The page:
Source/further reading: http://www.afp.com/en/news/topstories/australia-scientists-tackle-reef-killing-starfish
Proposition for the Biotic Arch, a skyscraper that absorbs carbon dioxide, to be buit in Taichung, Taiwan; designed by Vincent Callebaut
Scientists at the University of Georgia have created a microbe that converts carbon dioxide into biofuel, a discovery that might boost the battle against climate change.
Trees are awesome!
The Bio Intelligent Quotient (B.I.Q.) Building is the First Fully Algae-Powered Architecture
Operating successfully for over a year, the Bio Intelligent Quotient (B.I.Q.) building in Hamburg, Germany is the first to be fully powered by algae. The building is covered with 0.78-inch thick panels—200 square meters in total—filled with algae from the Elbe River and pumped full of carbon dioxide and nutrients. The panels, which display the bright green algae, are not only aesthetic, but performative. When sunlight hits the “bioreactor” panels, photosynthesis causes the microorganisms to multiply and give off heat. The warmth is then captured for heating water or storing in saline tanks underground, while algae biomass is harvested and dried. It can either be converted to biogas, or used in secondary pharmaceutical and food products. Residents have no heating bills and the building currently reduces overall energy needs by 50%.
Not so long ago, many islands rose above the brackish waters of the Chesapeake Bay. These small islands offered a predator-free haven for nesting water birds and turtles, while the larger islands supported fishing communities along with wildlife. But now, the muddy, marshy islands are eroding under the combined forces of geology and climate change. The very crust under the Chesapeake Bay is sinking, while sea levels are rising. Made of clay and silt, the islands erode quickly, and many have disappeared altogether.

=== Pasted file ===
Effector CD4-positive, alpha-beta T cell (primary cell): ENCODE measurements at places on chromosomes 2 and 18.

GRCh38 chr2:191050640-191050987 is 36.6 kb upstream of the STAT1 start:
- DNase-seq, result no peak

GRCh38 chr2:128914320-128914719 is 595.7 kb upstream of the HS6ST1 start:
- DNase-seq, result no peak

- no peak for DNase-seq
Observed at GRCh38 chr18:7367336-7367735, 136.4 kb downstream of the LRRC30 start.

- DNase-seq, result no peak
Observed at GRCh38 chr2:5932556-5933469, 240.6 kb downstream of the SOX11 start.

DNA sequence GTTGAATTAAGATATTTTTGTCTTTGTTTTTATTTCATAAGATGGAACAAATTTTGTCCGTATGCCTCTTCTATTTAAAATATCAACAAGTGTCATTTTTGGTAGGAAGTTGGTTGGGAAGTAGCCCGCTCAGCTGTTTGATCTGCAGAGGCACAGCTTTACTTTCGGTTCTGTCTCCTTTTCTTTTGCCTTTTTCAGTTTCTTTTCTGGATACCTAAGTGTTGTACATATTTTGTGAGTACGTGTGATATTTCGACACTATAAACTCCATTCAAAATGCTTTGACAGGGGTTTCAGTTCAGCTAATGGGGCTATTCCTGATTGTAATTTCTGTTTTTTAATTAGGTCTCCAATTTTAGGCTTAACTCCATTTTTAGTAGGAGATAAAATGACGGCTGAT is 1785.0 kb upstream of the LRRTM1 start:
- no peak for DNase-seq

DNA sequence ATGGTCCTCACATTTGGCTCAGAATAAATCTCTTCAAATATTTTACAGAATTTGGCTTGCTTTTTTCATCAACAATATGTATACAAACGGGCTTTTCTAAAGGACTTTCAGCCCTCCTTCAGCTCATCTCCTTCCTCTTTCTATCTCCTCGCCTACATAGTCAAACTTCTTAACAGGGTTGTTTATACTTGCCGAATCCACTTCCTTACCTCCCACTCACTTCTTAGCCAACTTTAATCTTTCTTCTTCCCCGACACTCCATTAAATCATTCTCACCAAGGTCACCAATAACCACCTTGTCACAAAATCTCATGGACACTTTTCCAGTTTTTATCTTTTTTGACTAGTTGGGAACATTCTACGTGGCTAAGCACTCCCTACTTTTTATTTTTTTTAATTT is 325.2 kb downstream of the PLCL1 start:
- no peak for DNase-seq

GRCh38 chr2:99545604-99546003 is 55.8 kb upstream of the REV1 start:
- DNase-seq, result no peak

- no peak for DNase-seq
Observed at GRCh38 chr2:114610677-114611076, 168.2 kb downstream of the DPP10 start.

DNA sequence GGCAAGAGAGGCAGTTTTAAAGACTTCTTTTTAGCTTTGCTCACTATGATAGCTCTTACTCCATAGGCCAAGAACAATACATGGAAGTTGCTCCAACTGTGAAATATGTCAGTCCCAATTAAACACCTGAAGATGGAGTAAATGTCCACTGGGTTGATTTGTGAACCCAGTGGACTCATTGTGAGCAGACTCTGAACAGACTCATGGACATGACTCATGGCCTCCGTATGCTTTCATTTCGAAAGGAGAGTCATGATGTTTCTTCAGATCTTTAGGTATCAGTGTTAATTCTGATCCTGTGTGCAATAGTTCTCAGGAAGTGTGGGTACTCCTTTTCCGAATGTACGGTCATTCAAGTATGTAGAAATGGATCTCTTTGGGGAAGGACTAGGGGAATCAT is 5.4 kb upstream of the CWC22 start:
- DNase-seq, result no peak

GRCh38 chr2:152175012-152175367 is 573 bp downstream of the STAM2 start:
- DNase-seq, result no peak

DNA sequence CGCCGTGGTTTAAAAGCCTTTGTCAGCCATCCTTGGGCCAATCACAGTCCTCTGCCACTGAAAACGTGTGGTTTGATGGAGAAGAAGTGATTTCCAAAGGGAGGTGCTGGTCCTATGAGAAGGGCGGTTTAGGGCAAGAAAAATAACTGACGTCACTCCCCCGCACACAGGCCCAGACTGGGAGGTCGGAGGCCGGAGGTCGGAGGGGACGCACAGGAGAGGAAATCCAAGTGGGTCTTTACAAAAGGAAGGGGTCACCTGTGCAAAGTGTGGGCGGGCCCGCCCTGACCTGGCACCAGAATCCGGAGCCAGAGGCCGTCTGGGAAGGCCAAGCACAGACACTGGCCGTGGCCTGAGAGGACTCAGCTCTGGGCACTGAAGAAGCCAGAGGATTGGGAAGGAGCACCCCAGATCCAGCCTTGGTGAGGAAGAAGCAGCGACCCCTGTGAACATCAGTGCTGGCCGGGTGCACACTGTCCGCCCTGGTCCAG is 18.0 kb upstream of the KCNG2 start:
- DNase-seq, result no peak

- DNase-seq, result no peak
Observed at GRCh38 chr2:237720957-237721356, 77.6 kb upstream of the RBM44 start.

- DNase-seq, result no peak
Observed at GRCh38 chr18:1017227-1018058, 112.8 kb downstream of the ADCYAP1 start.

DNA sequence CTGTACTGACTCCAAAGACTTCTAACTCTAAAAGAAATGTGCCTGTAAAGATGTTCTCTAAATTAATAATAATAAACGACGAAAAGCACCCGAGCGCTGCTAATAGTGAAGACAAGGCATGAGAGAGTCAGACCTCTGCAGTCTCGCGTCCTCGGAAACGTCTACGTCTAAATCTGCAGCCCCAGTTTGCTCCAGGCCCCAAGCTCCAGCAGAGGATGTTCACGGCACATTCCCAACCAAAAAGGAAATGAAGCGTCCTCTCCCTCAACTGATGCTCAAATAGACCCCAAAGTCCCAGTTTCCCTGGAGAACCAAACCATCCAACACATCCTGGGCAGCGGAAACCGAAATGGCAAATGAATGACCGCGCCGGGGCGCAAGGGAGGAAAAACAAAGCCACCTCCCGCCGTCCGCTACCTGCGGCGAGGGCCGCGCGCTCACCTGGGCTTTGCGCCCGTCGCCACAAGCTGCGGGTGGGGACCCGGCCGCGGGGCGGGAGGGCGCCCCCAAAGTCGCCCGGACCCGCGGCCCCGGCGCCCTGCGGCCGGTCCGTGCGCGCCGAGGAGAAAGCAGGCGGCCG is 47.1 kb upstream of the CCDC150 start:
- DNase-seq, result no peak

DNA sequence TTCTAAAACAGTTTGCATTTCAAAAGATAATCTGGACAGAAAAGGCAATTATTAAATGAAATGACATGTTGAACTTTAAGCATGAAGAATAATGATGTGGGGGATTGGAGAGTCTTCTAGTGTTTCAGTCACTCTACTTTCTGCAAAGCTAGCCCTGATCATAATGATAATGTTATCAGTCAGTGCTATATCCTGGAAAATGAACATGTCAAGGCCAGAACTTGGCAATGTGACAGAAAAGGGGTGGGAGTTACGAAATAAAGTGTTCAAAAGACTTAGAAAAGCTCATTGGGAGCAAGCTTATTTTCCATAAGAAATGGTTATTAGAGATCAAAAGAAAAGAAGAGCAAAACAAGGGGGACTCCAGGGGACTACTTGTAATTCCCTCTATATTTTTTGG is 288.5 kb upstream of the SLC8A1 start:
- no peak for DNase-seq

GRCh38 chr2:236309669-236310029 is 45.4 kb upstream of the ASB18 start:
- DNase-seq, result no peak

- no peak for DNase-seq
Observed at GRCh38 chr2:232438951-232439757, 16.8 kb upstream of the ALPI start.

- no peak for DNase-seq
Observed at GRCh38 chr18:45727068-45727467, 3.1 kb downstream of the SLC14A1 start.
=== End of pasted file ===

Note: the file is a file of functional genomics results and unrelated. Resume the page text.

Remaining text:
Poplar Island ranks among those that would have been gone a decade ago if not for a massive restoration project. In the 1800s, the island had an area just over 1,000 acres and held a small town of about 100 people. By the 1990s, the island was nearly gone, containing a mere 10 acres of land. In the left image, taken by the Landsat 5 satellite on June 28, 1997, Poplar Island had been reduced to a tiny green dot surrounded by clouds of silt-laden water.
In 1998, the U.S. Army Corp of Engineers began to restore Poplar Island. The project serves two purposes: it restores lost habitat to birds and turtles, and it provides a use for material dredged from Baltimore Harbor and Chesapeake Bay shipping lanes. The method of restoration is visible in the center image, taken on June 21, 2006. Engineers built dikes around sections of the island and have been gradually filling in the center with dredged silt. By 2006, the island had regained the shape it held in the 1800s.
As each cell is filled with new soil, the Army Corp of Engineers plants vegetation. The right image, taken on July 5, 2011, shows that much of the island has been re-vegetated. Poplar Island now has an area of 1,140 acres and may continue to expand by another 500 acres before the restoration is completed in 2027. Upon completion, Poplar Island will be half wetlands and half uplands covered by forest. The restoration project is expected to cost $667 million, says the U.S. Army Corp of Engineers.